The Chronicle observed that the city is "[t]aking a controversial plunge into uncharted waters."The paper quoted McLaughlin: "After years of waiting on the banks to offer up a more comprehensive fix or the federal government, we're stepping into the void to make it happen ourselves."

The San Jose Mercury News began its story by focusing on the legal question: "Ignoring warnings that the move is illegal and will dry up credit for homebuyers, city leaders and a private investment firm on Tuesday announced they have sent letters threatening to use eminent domain to seize 624 underwater mortgages if lenders don't agree to sell them the loans by Aug. 14."

Several papers quoted McLaughlin's contention that such threats--particularly as part of a coordinated, industry-wide credit boycott -- is another form of lending discrimnation called "redlining." In her Times story, Dewan pointed to a letter to the Justice Department from California's Lt. Gov. Gavin Newsom complaining that the opposition was violating antitrust laws and that one unnamed hedge fund had threatened an investor in the project.

Several news stories noted that Wall Street lobby groups persuaded three Republican congressmembers from California to send a letter to Housing and Urban Development Secretary Shaun Donovan, asking HUD to deny FHA financing from mortgages taken by eminent domain. "We are concerned that the proposed use of eminent domain would slow the return of private capital to the housing finance system, and threaten our fragile housing recovery," they wrote Donovan. But none of the stories noted that last year the financial, real estate and insurance industry topped the list of contributors to all three politicians--Gary Miller ($366,000), John Campbell ($484,000), and Ed Royce ($1 million), according to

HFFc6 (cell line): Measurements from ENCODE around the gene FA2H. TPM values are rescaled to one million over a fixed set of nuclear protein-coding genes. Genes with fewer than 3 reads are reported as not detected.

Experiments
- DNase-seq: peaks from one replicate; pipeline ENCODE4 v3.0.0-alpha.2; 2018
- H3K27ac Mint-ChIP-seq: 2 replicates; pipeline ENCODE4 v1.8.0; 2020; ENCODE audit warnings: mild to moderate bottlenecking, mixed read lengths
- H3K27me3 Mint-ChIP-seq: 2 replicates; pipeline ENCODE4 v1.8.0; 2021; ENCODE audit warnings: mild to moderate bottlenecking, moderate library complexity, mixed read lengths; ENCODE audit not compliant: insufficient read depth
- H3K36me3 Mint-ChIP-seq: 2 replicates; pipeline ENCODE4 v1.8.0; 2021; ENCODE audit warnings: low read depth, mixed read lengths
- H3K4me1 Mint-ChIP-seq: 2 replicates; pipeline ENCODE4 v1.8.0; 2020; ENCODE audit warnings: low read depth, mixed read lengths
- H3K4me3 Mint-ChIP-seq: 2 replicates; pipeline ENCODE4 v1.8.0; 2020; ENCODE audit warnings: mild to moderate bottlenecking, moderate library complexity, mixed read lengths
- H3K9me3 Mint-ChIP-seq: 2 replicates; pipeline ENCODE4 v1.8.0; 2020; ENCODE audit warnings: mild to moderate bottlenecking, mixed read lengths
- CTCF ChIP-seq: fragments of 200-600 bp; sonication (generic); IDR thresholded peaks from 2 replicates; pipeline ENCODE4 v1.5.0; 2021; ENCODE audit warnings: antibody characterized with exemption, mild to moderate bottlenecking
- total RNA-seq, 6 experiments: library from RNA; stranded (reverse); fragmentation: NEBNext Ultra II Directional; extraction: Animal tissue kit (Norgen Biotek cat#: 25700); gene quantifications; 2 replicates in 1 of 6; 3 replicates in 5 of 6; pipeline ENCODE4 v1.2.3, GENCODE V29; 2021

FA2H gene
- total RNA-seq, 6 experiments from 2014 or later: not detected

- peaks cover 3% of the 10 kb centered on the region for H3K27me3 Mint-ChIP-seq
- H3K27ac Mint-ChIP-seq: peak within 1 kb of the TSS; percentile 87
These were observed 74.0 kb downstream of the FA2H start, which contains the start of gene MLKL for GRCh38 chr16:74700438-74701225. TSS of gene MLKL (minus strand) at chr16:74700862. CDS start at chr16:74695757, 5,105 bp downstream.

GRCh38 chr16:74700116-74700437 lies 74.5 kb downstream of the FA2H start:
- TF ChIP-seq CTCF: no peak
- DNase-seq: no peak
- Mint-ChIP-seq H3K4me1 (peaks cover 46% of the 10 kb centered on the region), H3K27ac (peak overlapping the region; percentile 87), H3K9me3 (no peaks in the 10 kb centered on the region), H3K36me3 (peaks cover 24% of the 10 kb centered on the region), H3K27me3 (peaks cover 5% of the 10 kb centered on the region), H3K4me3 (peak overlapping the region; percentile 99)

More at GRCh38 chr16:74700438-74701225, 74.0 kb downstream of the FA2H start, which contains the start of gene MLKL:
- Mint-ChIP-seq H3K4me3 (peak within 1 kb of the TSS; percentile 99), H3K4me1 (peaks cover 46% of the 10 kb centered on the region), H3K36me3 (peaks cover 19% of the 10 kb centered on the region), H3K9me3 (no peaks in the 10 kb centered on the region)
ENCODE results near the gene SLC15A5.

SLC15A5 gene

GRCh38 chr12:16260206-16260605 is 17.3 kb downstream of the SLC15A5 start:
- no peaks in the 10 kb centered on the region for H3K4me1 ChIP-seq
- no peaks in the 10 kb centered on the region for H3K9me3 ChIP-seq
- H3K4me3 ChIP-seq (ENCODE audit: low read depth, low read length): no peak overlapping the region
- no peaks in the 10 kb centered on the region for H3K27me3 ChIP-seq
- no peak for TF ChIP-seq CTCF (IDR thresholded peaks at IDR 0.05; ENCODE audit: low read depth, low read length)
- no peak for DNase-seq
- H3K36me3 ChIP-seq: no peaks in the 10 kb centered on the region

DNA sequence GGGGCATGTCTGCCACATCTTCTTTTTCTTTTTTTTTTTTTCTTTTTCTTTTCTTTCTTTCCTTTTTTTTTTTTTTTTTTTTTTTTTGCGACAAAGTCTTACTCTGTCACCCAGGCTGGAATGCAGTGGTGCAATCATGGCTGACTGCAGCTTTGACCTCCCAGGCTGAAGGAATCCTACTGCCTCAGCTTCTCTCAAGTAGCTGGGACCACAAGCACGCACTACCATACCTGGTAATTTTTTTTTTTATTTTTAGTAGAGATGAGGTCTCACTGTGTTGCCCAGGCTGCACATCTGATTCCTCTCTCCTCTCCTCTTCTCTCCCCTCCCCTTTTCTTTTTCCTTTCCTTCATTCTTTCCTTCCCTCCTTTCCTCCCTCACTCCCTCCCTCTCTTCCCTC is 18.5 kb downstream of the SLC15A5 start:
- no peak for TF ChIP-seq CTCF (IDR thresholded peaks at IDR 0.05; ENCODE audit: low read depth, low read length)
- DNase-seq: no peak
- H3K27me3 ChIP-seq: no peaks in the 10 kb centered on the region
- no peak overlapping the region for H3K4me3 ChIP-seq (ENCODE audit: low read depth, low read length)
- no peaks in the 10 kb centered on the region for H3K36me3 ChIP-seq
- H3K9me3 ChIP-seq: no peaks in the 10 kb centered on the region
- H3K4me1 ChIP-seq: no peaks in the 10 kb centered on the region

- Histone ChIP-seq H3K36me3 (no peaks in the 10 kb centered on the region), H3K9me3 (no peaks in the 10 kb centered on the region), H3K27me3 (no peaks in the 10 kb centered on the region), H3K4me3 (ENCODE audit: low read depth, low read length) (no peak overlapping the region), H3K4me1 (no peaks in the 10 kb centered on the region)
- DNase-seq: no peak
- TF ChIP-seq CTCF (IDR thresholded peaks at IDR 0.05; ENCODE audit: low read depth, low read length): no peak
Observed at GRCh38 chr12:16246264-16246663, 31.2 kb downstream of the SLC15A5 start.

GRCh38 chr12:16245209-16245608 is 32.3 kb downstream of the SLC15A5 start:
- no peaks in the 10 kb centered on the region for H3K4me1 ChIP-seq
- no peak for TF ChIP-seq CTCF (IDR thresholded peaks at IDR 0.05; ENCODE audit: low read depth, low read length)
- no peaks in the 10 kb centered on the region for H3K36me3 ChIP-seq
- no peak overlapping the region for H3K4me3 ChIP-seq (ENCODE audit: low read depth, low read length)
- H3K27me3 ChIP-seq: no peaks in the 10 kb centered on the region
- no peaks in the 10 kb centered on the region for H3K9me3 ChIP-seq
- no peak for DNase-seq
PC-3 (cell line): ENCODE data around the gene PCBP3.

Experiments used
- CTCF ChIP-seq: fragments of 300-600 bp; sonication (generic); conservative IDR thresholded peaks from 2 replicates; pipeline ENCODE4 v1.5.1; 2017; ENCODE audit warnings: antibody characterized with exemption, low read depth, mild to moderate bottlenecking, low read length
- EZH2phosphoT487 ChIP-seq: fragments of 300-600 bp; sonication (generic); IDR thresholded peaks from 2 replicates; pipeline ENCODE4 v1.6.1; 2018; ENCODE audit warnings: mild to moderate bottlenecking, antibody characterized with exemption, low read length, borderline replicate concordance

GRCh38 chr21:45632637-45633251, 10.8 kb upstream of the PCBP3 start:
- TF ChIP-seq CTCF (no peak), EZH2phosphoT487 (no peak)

A number of reporters expressed skepticism about the role of Mortgage Resolution Partners (MRP), a private firm that is helping cities line up investors to help refinance the loans. But Amy Schur - the campaign director for the Home Defenders League who works with one of its affiliates, The Alliance of Californians for Community Empowerment (ACCE) -- explained that MRP, Richmond's funding partner, has agreed to a set of community-drafted principles to make sure that investors don't exploit desperate cities and homeowners. It has pledged, for example, that the program won't cost taxpayers a dime. MRP will earn a flat fee per mortgage. Homeowners can voluntarily opt out of the program. Schur said that her group will only work with private sector investors who agree to these principles.

During the telephone press conference, several reporters asked why cities needed to use eminent domain to save underwater homeowners because, they said, the housing market is improving on its own and home prices are rising. Sooner or later, they implied, these troubled homeowners will have their heads above water.

In fact, home prices are not rising in the hot spots with high concentrations of underwater mortgages. And where home prices are going up, it is not due primarily to more home purchasers by would-be homeowners, but as a result of purchases of foreclosed properties by real estate speculators who plan to sell their properties as rental properties, as the Los Angeles Times reported in March. In other words, even in places where there seems to be a housing "recovery" (judged by housing price figures alone), there isn't really much of a recovery - or increase in homeownership -- at all.

Peter Dreier is E.P. Clapp Distinguished Professor of Politics and chair of the Urban & Environmental Policy Department at Occidental College. He is coauthor of Place Matters: Metropolitics for the 21st Century (2005) and author of The 100 Greatest Americans of the 20th Century: A Social Justice Hall of Fame (2012)